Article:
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Coronavirus disease 2019 (COVID-19) pandemic is rapidly evolving and is a serious public health threat worldwide. Timely and effective control of the pandemic is highly dependent on preventive approaches. Perception of risk is a major determinant of health behavior. The current study explores the association between actual risk and perceived risk for one’s self, family/friends and friends, and community. A questionnaire was administered to participants in Central Appalachia (n = 102). The actual risk was based on the number of chronic conditions of the following conditions: hypertension, heart disease, cancer, diabetes, and chronic obstructive pulmonary disease. Participants were also queried about their perception of risk for COVID-19. Generalized Linear Models were used to independently evaluate the likelihood of perceived risk for one’s: self, family/friends, and community, based on actual risk. Actual risk for COVID-19 was significantly associated with higher likelihood of higher perception of risk for one’s self (b = 0.24; p = 0.04), but not with one’s family/friends (b = 0.05; p = 0.68), or one’s community (b = 0.14; p = 0.16). No health insurance was negatively associated with perception of risk for self (b = −0.59; p = 0.04) and family/friends (b = −0.92; p < 0.001). Male gender (b = −0.47; p = 0.01) was also negatively associated with perception of risk for family/friends. In conclusion, individuals’ actual risk for COVID-19 is associated with their own perception of risk. This indicates that one’s perception of risk for COVID-19 is greater for their own health compared to their family/friends or the community. Therefore, monitoring and following up with chronic disease patients and addressing their lack of awareness of risk to others is needed to prevent and curtail the spread of COVID-19.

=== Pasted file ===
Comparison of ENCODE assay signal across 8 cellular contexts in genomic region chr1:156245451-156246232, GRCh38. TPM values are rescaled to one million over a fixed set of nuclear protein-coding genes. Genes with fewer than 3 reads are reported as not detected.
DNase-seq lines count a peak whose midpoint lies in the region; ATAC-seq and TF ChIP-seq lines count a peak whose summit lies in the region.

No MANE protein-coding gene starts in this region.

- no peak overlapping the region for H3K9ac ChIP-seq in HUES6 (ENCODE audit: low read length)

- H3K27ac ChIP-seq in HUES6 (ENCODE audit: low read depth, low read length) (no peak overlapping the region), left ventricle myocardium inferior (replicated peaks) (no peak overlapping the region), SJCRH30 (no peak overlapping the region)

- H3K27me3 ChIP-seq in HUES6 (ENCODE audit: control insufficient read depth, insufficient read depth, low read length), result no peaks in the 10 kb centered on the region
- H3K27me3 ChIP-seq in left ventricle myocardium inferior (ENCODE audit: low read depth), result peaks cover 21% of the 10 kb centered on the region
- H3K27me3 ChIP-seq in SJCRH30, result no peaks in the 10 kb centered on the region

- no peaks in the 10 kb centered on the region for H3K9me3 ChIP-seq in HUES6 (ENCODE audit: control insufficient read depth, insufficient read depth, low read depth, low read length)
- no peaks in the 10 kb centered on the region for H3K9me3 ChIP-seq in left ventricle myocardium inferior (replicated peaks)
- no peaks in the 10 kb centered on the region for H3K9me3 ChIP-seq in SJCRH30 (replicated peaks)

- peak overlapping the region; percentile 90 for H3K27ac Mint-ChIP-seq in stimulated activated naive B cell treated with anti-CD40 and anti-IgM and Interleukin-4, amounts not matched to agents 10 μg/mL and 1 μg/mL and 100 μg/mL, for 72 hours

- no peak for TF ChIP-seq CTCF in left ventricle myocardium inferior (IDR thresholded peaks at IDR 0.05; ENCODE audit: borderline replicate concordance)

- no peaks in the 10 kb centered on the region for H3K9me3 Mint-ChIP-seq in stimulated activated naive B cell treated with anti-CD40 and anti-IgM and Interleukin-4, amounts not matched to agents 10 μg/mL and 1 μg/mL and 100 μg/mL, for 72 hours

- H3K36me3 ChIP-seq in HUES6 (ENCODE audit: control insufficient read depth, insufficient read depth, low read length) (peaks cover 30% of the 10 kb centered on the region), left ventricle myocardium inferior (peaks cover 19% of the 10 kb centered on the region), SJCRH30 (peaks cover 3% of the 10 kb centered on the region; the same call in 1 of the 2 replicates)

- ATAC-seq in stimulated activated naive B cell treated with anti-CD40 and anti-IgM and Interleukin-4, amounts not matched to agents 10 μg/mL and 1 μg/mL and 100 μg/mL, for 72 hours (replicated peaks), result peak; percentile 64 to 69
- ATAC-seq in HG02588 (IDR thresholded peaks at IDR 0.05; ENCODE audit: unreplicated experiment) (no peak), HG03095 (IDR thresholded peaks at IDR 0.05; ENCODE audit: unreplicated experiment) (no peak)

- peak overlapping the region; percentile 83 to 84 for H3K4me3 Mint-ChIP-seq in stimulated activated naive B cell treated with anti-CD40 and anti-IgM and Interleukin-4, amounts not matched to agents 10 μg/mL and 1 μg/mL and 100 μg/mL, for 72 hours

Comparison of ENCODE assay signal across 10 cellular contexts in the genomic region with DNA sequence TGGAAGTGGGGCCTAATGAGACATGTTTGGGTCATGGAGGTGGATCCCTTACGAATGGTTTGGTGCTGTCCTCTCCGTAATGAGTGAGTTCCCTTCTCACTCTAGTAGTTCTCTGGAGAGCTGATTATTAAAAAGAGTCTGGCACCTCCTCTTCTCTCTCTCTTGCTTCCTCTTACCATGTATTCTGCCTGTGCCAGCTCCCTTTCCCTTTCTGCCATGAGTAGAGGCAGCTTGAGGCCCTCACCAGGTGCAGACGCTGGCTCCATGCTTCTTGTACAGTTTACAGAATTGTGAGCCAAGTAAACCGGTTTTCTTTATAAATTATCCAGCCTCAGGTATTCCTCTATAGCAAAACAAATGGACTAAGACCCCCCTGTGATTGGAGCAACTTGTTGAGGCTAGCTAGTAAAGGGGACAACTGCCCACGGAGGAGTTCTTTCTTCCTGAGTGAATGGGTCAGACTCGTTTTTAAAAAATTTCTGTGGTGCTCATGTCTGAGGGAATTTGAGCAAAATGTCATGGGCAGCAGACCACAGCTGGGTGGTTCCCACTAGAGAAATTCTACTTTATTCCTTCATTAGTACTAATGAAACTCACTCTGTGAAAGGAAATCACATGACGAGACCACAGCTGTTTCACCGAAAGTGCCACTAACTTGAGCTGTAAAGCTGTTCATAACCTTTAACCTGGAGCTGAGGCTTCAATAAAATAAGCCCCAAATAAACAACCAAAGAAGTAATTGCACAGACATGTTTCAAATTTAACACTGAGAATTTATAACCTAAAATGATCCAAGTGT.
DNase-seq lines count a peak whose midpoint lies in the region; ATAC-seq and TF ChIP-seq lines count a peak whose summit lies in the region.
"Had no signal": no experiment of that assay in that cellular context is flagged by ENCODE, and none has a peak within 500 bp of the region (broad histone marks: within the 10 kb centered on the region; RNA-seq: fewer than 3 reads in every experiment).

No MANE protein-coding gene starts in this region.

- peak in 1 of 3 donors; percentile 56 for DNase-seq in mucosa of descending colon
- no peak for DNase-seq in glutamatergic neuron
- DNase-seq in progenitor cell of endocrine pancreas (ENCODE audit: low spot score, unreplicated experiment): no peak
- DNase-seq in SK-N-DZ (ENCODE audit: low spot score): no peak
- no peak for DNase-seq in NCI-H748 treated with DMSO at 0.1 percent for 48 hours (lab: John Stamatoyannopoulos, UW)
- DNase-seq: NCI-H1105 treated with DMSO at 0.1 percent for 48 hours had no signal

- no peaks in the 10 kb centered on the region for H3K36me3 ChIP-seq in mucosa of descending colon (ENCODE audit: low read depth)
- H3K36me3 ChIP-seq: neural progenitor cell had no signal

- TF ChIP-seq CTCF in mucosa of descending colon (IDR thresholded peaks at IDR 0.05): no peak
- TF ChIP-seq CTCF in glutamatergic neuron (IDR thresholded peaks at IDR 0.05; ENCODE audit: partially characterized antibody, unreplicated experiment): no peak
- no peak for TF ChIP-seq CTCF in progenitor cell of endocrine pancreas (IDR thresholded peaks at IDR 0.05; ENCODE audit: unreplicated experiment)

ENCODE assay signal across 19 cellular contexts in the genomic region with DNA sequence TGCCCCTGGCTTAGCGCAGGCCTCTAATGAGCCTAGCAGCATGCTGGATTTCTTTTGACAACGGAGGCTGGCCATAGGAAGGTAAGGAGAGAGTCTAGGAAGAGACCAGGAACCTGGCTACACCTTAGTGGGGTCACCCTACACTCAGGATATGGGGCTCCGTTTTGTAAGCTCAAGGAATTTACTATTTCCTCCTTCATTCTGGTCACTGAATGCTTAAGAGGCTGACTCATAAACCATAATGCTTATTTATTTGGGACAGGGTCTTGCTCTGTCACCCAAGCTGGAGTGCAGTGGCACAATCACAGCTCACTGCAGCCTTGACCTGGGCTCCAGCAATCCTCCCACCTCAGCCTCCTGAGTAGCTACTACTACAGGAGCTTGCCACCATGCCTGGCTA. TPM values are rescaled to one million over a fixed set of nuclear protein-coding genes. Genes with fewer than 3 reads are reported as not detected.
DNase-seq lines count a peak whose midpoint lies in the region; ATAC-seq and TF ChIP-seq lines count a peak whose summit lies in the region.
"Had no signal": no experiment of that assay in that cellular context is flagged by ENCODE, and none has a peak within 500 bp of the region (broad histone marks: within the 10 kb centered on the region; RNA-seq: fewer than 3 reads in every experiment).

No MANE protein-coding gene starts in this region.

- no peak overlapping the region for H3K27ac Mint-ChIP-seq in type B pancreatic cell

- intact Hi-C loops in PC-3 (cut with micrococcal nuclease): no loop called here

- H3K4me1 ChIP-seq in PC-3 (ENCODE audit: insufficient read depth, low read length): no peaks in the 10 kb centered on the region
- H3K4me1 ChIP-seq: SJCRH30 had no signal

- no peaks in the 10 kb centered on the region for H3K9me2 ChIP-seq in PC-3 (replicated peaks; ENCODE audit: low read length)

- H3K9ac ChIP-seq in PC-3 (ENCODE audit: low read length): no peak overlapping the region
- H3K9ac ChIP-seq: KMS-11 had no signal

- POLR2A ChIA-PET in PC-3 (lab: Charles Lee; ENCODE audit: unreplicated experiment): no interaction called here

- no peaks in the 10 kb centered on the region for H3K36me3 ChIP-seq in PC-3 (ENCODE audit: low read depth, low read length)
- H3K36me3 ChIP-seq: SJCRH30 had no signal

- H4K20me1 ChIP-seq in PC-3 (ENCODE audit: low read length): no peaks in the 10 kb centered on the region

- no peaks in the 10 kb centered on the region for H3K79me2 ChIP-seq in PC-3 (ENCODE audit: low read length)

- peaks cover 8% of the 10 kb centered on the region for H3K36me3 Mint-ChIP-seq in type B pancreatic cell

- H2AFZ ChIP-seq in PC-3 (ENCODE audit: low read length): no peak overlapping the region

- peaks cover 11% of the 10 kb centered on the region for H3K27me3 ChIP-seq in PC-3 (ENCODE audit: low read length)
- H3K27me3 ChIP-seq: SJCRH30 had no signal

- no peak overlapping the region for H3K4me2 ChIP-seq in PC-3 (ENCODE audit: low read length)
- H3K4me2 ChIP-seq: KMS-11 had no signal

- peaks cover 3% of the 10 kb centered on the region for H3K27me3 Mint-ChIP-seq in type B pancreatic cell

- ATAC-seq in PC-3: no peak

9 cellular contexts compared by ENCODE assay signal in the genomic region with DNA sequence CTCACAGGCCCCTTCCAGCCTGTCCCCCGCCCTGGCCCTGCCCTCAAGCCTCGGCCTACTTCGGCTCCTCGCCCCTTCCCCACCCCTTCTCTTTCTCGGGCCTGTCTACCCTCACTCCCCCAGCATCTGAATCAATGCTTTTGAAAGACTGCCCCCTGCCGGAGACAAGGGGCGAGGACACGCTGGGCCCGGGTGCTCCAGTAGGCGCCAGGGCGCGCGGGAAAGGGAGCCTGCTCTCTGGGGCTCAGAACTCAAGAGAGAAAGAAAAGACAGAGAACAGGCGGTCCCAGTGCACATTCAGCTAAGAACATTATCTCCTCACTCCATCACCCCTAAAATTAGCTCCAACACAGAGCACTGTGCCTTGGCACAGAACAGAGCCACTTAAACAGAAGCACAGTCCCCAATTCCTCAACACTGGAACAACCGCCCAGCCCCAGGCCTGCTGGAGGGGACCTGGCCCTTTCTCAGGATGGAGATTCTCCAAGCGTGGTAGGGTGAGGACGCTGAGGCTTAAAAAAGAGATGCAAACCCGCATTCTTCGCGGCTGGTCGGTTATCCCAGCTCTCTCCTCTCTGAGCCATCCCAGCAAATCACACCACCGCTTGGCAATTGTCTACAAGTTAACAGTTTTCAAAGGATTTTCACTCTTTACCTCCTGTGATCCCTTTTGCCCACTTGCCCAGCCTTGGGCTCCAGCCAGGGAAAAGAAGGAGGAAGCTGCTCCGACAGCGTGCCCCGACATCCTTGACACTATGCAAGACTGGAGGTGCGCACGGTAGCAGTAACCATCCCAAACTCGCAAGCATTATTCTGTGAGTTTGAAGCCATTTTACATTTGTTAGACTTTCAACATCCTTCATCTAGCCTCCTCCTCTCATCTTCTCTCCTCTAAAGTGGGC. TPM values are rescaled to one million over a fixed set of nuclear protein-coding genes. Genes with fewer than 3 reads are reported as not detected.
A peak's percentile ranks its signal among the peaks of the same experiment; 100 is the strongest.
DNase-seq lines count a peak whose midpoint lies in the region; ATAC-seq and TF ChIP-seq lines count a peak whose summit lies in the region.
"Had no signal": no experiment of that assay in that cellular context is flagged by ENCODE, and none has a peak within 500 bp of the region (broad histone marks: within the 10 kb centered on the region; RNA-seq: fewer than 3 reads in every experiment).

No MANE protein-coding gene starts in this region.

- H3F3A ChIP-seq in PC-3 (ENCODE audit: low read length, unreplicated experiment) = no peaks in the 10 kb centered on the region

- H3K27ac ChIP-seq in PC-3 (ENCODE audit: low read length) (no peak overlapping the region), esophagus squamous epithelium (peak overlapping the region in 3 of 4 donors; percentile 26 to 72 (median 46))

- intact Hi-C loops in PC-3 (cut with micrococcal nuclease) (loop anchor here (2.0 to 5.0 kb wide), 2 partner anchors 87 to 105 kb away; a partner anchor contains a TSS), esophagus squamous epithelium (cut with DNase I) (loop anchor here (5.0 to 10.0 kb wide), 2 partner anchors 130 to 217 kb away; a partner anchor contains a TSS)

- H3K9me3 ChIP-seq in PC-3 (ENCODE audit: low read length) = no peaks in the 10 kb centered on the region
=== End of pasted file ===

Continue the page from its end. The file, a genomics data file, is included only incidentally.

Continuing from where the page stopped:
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Creative Commons License

Creative Commons Attribution 4.0 International License
This work is licensed under a Creative Commons Attribution 4.0 International License.